Tuesday, January 17, 2012

GN Review -- Serenity: Better Days and Other Stories / Joss Whedon, Brett Matthews, Will Conrad, Zack Whedon, Patton Oswalt, Chris Samnee, Jim Krueger, and Patric Reynolds

It is with a heavy heart and a hopeful longing that I review the final volume of Serenity comics that are currently in existence.  While I won't go into much detail about how very awesome is the show they were spun from, the all-too-brief Firefly, I will say that it was the show that made me love Joss Whedon's writing skills.  It's the show that made me give Buffy the Vampire Slayer (and, by extension, Angel) a second chance, and when I got through the show and the feature film it spawned, I was upset that there weren't more stories to tell.  The emergence of the comics from Dark Horse were like a god-send.

Better Days and Other Stories is chronologically the second volume of stories, after the magnificent Those Left Behind and before the surprisingly disappointing The Shepherd's Tale.  It includes several stories from various creative teams, including "Better Days," in which the crew happens upon an obscenely wealthy payoff and muses on what they plan to do with it before typical circumstance pulls it away from them; "The Other Half," a short piece where the crew wards off a pack of Reavers while River saves them from a fate they couldn't have known about; "Downtime," a character study of the crew that gives an idea of what they get up to when they're not actively thieving; and "Float Out," a post-movie story about several of Wash's old friends christening a ship in their deceased comrade's name.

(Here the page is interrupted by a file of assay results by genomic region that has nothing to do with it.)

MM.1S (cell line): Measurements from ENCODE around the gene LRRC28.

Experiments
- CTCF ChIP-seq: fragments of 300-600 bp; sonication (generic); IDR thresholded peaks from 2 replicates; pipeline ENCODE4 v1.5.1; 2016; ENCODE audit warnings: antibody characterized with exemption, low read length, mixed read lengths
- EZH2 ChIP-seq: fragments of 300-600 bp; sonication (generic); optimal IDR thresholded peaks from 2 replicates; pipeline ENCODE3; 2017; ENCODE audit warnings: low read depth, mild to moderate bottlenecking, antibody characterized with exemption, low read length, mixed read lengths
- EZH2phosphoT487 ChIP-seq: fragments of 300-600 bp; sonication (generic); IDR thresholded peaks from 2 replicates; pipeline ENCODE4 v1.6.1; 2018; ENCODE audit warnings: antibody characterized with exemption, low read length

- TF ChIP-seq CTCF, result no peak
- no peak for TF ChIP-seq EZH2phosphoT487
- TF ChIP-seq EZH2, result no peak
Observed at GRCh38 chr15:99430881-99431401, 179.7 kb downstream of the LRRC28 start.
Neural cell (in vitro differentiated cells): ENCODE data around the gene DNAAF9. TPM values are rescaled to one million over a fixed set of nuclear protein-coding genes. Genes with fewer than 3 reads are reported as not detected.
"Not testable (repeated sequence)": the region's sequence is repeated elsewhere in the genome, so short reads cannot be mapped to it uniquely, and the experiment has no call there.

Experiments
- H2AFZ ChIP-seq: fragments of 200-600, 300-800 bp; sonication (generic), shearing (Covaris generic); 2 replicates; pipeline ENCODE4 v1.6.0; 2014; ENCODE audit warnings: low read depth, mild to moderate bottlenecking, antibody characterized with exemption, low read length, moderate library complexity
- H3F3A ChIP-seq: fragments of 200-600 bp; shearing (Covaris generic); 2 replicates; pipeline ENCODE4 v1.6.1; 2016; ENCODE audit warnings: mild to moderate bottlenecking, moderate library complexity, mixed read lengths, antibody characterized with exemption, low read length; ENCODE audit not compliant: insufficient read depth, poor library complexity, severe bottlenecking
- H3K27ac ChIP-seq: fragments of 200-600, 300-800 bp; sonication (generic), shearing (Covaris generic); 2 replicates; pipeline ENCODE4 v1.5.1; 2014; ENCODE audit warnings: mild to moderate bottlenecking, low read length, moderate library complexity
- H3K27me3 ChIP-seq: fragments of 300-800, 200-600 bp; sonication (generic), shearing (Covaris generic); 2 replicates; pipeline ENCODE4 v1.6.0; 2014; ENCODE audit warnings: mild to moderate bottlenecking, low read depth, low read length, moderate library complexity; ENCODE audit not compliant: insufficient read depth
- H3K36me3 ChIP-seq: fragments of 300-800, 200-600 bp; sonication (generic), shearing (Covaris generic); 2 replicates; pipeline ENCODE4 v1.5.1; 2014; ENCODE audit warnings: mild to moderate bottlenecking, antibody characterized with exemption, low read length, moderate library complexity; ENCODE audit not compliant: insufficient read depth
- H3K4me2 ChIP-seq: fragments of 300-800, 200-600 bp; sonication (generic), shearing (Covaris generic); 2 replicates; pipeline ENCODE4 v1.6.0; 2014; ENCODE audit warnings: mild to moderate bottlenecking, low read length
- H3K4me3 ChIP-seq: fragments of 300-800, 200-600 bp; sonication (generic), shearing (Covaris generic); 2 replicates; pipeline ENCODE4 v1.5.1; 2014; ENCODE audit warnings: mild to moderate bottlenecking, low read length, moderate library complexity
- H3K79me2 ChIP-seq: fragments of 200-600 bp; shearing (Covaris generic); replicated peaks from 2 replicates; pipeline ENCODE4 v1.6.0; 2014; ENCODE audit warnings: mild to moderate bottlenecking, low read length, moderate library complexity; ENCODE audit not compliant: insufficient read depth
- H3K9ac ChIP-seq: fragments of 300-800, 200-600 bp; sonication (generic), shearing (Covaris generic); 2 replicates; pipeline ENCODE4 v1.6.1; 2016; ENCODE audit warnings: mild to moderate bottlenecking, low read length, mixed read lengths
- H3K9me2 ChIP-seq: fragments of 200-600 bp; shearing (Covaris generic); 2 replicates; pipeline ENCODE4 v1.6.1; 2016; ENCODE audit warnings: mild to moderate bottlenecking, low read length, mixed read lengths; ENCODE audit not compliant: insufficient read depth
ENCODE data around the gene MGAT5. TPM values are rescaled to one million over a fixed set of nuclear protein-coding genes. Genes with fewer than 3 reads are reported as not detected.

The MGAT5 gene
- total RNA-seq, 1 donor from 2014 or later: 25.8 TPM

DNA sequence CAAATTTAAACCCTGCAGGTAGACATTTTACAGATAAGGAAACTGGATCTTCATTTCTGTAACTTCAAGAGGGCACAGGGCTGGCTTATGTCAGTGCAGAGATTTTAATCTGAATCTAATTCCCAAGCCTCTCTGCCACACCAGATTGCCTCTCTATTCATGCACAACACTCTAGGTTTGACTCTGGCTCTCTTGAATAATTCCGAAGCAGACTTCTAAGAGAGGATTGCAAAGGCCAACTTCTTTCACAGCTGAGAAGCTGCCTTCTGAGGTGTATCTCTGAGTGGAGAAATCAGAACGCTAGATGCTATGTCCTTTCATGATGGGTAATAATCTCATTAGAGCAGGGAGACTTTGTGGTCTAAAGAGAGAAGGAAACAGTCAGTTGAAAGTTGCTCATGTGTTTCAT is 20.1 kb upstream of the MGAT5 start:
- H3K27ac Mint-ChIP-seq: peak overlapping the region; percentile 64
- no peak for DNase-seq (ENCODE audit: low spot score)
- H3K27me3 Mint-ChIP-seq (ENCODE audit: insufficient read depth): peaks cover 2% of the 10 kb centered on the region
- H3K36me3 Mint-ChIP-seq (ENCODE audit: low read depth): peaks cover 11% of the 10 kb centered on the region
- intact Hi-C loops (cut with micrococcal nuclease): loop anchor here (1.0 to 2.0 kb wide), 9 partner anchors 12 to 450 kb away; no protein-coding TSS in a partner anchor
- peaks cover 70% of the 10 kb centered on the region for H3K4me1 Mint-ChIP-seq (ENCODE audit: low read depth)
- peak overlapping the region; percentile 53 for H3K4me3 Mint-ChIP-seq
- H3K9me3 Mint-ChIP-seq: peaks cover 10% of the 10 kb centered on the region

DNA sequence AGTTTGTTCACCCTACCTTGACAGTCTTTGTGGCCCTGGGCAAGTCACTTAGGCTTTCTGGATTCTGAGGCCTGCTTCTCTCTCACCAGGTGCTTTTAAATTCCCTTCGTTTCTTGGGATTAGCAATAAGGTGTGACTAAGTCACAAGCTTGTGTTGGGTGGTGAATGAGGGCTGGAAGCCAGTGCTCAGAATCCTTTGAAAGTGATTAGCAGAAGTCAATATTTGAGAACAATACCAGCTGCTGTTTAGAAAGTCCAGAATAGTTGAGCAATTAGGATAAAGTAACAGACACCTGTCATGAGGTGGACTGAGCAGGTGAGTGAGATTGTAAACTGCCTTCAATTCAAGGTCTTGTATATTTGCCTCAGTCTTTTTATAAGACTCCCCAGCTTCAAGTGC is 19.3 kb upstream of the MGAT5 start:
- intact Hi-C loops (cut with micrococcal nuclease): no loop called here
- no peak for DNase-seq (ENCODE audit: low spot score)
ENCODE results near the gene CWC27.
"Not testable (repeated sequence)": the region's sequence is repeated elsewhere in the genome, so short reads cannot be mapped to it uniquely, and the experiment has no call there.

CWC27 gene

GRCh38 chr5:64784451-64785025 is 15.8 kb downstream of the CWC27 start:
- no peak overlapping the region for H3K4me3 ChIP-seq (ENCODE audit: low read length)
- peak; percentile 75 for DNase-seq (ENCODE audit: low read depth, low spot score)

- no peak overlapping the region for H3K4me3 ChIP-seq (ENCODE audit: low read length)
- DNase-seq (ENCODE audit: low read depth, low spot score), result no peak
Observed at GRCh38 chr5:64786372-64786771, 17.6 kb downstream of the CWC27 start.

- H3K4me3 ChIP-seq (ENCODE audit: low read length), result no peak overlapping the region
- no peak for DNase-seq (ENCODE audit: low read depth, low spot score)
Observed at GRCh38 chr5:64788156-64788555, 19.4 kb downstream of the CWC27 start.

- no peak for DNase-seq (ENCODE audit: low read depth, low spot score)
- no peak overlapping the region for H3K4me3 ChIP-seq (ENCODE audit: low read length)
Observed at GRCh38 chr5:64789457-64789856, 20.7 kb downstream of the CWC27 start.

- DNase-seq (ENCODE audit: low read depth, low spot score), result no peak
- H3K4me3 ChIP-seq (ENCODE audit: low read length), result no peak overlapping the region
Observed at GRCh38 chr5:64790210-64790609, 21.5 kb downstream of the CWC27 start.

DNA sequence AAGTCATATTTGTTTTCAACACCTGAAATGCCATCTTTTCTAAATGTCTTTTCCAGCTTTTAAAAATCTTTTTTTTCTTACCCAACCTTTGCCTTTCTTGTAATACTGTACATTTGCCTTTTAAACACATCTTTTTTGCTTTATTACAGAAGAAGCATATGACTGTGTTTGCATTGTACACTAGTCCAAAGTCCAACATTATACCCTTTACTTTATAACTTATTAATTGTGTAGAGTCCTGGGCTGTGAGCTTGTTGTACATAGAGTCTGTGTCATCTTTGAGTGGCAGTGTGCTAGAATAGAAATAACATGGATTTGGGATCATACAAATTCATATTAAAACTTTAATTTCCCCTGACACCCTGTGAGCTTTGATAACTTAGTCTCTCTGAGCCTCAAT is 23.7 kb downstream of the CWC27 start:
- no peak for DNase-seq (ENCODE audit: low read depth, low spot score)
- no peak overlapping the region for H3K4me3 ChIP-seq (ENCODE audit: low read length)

The writing in all four stories is very well done.  It's always fun to see Serenity's captain and crew both in and out of action, and the dialog, pacing, and plotlines all work like short episodes of Firefly.  Whether they're pulling Mal out of yet another grim situation, bantering and bickering with one another, or guessing slyly at one another's secrets, the characters are true to the portrayals of their on-screen counterparts.  The storytelling might not stand on its own for the casual reader, but I think it's safe to say that these books are meant for the fans, and they are a treat for those Browncoats who wanted more stories from the show.

Art-wise, I think it's unfair to compare anyone else's illustration work to Will Conrad's uncannily spot-on renditions of the characters.  It's honestly like some photographer took still shots from some lost Firefly episode, filmed but never distributed, and gave them to Conrad to do the line work.  His portrayals of the characters look that close to their actors.  Patric Reynolds's work is pretty close to the mark as well, while Chris Samnee's efforts are the most cartoonish, though I will say that doesn't detract from the story in "Downtime."  It's merely a different form of expressiveness that satisfies in a different way.

Overall, I think this is a wonderful collection of stories, certainly the most varied in the Serenity volumes that have been released.  This is definitely fan material--while I'm sure the stories are good enough sci-fi/western/action fare on their own, there's definitely more of a payoff for those who have been devotees of the show, the movie, and anything else Firefly.  For my part, it's a complete and total treat, one that makes a worthy addition to my own collection.  Highly recommended.

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